Canon’s EOS 7D; Full HD Video In An 18MP D-SLR Page 2

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The camera uses the (unique to this model) BG-E7 Battery Grip that holds two LP-E6 batteries or six AA batteries to double shooting time, but just as importantly includes a mode wheel and a vertical shutter release that makes holding the camera in a vertical position more comfortable. I wasn’t able to test the EOS 7D with this grip but since my personal EOS 5D Mark II and EOS 50D have similar grips, I’d recommend it to anyone who makes lots of vertical photographs and doesn’t mind the extra weight on top of the EOS 7D’s already hefty 28.9 oz. Nevertheless, those two batteries can probably capture an entire day’s shoot, so wedding shooters should find the BG-E7 indispensable and it only costs $219.95.

Stepping out of my studio comfort zone, I shot this black-on-black low-key image of Victoria using two White Lightning X1600 monolights. The main light (camera left) had a medium-sized Paul C. Buff Foldable Softbox while the light on camera right (and behind the model) had a Foldable Stripbox mounted. Lens was the EF-S 18-135mm f/3.5-5.6 IS at 62mm and the Manual mode exposure was 1⁄80 sec at f/8 and ISO 125.
For this full-length photograph of Victoria, the main light (camera left) was a White Lightning X1600 monolight with a 22” Matte Pan Reflector with Diffusion Sock mounted. The second X1600 was placed at camera right. Background was an Adorama Belle Drape muslin backdrop. Lens was the EF-S 18-135mm f/3.5-5.6 IS at 70mm and the Manual mode exposure was 1⁄80 sec at f/6.3 and ISO 125.

In lieu of a grip, studio shooters might prefer to attach the unfortunately acronymed WFT-E5A wireless file transmitter that offers IEEE802.11a/b/g and Ethernet connectivity options. You can fire up to 10 cameras simultaneously from across the room or across the country while maintaining control over settings and remote Live View on a laptop or smart phone. The WFT-E5A can also transfer and display images on DLNA (Digital Living Network Alliance) compatible televisions and photo frames and geotagging is possible via Bluetooth, using compatible GPS devices. Since I didn’t get one of these either, I tried to use the poor man’s equivalent, onOne Software’s (www.ononesoftware.com) DSLR Camera Remote (see Digital Innovations in the October 2009 issue) for the iPhone and iPod touch but, alas, it was not supported as I write this, but I hope it will be by the time you read this.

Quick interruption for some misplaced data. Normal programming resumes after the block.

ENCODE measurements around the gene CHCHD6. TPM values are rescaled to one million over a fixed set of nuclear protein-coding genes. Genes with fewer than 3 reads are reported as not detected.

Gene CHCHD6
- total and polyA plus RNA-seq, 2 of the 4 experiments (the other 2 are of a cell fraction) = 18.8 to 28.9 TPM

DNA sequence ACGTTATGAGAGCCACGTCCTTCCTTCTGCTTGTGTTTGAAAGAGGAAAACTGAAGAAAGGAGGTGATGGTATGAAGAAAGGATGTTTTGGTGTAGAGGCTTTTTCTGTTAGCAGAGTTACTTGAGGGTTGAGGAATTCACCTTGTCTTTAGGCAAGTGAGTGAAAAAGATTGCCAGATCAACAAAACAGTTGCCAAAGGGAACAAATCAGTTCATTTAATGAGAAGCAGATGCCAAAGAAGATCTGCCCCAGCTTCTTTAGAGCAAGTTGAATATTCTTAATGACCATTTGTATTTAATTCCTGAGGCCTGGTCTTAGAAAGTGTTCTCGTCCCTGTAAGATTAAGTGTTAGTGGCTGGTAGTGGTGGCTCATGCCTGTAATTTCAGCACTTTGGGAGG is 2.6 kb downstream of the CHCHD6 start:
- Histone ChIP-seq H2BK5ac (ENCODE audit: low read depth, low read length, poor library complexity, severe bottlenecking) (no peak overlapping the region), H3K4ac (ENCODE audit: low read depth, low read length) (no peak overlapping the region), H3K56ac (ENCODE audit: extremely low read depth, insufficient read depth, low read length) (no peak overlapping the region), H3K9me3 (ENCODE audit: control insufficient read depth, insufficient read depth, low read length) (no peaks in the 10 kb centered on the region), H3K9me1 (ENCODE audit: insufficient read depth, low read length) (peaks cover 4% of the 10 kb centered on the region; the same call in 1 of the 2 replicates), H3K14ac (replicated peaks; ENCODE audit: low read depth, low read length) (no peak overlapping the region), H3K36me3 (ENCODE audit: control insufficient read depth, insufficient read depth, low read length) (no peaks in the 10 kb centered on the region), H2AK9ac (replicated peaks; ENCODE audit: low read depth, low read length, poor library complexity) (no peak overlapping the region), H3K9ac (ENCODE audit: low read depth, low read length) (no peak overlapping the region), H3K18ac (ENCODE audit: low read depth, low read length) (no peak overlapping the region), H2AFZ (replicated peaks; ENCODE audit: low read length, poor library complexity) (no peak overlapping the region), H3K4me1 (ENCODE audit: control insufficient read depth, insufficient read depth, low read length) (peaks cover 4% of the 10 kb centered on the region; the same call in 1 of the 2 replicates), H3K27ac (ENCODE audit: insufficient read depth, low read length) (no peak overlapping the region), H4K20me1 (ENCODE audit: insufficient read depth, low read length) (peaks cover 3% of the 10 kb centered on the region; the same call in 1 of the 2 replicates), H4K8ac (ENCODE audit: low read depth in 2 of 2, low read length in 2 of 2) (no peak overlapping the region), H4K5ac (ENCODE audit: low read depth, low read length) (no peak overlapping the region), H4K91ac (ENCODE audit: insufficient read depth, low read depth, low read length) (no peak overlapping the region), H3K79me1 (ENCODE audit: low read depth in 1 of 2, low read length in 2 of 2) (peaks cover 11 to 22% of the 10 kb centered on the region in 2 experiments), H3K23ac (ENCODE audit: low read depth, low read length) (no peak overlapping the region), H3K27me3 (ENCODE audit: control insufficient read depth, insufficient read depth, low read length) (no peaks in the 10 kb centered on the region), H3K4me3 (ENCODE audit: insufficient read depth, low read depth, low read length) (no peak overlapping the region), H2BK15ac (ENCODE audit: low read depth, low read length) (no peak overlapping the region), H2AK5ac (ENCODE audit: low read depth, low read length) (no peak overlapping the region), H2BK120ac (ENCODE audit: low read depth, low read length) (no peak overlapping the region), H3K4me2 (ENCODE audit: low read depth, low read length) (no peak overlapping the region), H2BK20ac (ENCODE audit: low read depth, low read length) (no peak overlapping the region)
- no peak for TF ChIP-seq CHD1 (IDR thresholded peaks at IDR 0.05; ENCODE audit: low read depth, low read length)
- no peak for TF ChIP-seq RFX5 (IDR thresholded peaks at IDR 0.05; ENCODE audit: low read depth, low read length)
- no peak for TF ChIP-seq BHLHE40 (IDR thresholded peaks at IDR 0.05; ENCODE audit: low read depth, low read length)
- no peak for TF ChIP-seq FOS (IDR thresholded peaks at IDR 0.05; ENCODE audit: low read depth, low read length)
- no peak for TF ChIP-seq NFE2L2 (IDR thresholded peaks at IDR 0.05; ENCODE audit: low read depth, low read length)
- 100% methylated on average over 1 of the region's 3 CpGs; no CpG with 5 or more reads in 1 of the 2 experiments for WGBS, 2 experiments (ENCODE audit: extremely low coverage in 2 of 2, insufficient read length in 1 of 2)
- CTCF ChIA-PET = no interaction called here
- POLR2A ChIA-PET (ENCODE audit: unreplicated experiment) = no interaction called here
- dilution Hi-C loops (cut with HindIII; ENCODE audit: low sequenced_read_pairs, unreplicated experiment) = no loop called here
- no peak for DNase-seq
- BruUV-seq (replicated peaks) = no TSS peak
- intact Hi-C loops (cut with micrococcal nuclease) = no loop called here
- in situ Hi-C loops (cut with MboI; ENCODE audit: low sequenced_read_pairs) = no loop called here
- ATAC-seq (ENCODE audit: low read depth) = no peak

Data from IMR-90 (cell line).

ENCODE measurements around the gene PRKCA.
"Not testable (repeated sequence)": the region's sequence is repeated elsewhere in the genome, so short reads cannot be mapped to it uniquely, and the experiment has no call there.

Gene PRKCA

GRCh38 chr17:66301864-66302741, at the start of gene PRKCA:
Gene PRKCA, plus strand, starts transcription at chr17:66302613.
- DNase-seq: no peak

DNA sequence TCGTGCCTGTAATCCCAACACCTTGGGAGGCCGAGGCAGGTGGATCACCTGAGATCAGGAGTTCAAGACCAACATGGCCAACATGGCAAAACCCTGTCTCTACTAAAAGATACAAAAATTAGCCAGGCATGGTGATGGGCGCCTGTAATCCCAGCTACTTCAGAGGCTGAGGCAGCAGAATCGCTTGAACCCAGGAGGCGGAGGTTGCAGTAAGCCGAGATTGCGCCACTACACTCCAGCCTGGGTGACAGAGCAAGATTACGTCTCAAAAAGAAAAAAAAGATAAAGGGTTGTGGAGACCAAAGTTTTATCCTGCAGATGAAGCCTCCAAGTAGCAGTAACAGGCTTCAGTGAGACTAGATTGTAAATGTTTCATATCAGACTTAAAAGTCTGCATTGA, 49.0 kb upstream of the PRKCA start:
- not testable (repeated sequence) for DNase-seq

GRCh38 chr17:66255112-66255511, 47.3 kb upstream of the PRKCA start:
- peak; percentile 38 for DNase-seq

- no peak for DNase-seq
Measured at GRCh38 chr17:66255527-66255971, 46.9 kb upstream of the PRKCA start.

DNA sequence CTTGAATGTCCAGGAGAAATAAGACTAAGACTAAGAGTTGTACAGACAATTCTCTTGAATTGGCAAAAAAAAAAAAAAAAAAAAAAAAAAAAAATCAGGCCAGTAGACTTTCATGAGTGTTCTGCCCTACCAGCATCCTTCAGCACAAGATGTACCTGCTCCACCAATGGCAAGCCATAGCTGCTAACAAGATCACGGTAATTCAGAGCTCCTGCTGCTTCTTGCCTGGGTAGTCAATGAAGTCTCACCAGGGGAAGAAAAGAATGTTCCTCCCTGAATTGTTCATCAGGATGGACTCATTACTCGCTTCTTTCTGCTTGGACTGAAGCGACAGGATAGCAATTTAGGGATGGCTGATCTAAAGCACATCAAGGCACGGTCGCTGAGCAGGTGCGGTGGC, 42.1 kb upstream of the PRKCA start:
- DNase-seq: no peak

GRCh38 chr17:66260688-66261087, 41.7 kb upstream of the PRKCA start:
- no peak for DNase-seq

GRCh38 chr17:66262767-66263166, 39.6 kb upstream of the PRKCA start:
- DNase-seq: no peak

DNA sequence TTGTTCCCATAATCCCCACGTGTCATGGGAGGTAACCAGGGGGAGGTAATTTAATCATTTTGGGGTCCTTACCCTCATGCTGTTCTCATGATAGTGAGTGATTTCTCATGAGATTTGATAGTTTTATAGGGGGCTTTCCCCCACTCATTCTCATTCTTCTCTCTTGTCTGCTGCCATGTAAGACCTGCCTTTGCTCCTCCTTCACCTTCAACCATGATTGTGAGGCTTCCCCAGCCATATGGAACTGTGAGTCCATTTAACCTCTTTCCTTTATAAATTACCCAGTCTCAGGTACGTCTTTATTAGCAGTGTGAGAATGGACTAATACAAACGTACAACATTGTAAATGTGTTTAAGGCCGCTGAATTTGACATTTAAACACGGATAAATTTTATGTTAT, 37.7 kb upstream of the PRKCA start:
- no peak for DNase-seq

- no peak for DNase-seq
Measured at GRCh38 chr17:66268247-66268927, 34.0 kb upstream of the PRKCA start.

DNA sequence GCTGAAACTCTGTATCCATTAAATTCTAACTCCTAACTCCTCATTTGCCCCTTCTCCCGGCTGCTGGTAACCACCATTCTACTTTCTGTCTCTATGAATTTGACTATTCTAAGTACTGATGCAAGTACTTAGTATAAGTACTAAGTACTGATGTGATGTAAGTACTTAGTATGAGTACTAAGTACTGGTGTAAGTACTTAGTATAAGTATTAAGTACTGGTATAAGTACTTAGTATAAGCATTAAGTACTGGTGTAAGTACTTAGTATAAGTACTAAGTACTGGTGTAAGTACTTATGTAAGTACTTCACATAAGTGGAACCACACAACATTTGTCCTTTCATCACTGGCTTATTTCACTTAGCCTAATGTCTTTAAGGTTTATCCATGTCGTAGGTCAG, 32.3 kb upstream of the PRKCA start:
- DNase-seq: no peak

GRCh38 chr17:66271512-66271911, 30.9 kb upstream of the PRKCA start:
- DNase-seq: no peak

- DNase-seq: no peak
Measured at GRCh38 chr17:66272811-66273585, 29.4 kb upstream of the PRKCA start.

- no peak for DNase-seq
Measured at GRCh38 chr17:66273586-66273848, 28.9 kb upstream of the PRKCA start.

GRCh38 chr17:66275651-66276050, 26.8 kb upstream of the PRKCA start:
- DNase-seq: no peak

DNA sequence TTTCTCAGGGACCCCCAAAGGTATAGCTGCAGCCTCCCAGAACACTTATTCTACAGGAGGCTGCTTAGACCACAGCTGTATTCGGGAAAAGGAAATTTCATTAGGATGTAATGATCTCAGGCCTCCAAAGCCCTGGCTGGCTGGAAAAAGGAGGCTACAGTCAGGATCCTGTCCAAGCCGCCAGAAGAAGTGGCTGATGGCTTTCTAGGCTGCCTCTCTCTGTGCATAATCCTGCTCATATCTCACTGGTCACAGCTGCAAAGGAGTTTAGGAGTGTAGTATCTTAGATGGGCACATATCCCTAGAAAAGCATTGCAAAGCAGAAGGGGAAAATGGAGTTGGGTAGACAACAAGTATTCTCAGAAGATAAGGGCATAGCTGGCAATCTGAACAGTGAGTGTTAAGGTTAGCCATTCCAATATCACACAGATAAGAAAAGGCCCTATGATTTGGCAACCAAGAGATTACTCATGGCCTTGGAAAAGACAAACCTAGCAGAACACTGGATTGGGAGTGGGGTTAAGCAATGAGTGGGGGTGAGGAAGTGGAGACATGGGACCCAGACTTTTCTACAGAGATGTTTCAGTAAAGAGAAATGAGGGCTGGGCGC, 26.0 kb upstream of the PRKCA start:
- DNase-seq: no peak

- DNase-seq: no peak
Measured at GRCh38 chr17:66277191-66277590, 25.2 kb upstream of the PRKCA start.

With the launch of the EOS 7D Canon introduced three new lenses, including the EF 100mm f/2.8L Macro IS USM, the EF-S 15-85mm f/3.5-5.6 IS USM, and the EF-S 18-135mm f/3.5-5.6 IS that I tested. The EF-S 18-135mm f/3.5-5.6 IS lens is the go-anywhere, do-anything upscale kit lens that wedding photographers will find especially useful. This lens is equivalent to 29-216mm and features a compact Image Stabilization (IS) unit that should provide shake correction for up to four shutter speed stops. It may be able to support four stops slower but that ultimately depends on the shooter and focal length selected, and during night scene shots in Las Vegas I couldn’t hold 1⁄4 sec to get sharp images. In the past, I have been able to hand hold 1⁄2 sec or more with the Olympus E-3’s in-body stabilization and their 12-60mm lens. Maybe it’s just me.

For this image of Victoria, the main light (camera left) was a White Lightning X1600 monolight with a 22” Matte Pan Reflector with Diffusion Sock mounted. The second X1600 was placed at camera right. Background was an Adorama Belle Drape muslin backdrop. Lens was the EF-S 18-135mm f/3.5-5.6 IS and the Manual mode exposure was 1⁄80 sec at f/10 and ISO 125.

The focal-length range is useful and makes a good all-around lens as I discovered at the 2009 SEMA show while shooting motorsports action and personality shots indoors and outside. Like any good EF-S lens, it features a square white line-up dot and instead of the cryptic symbols Canon used in the past for turning IS on and off uses the English language words. The EF-S 18-135mm f/3.5-5.6 IS lens costs $499.99 and uses an EW-73B lens hood that sells separately for $30.95, but thrifty shoppers might want to check out the Adorama (www.adorama.com) version that costs $16.95 and have a few bucks left over to add an OP/TECH (www.optechusa.com) Hood Hat for further protection.

Thanks to a wide range of ISO speed settings from 100-6400 (expandable to 12,800 via Custom Function), the EOS 7D has excellent low-light imaging capability so I decided to give it a real world available light test by shooting it in Las Vegas. Shooting at ISO 1250 and at the “expanded” setting of 12,800 produced a predictably noisier image, but if I showed you the file and told you it was shot at ISO 1600 you’d believe me. What does that say about the ISO 1250 shot? The noise levels there were equivalent to what we have come to expect from ISO 640 from some small-chip D-SLRs.

I had just photographed this great-looking old building in Fort Collins, Colorado, when this motorcyclist rode by. I had the chance to quickly lower the camera and shoot one frame as he sped off. But the top of the building and sky were cropped off, so I combined both frames into one using Photoshop’s Layers. Exposure for both photos in Program mode was 1⁄320 sec at f/11 and ISO 320.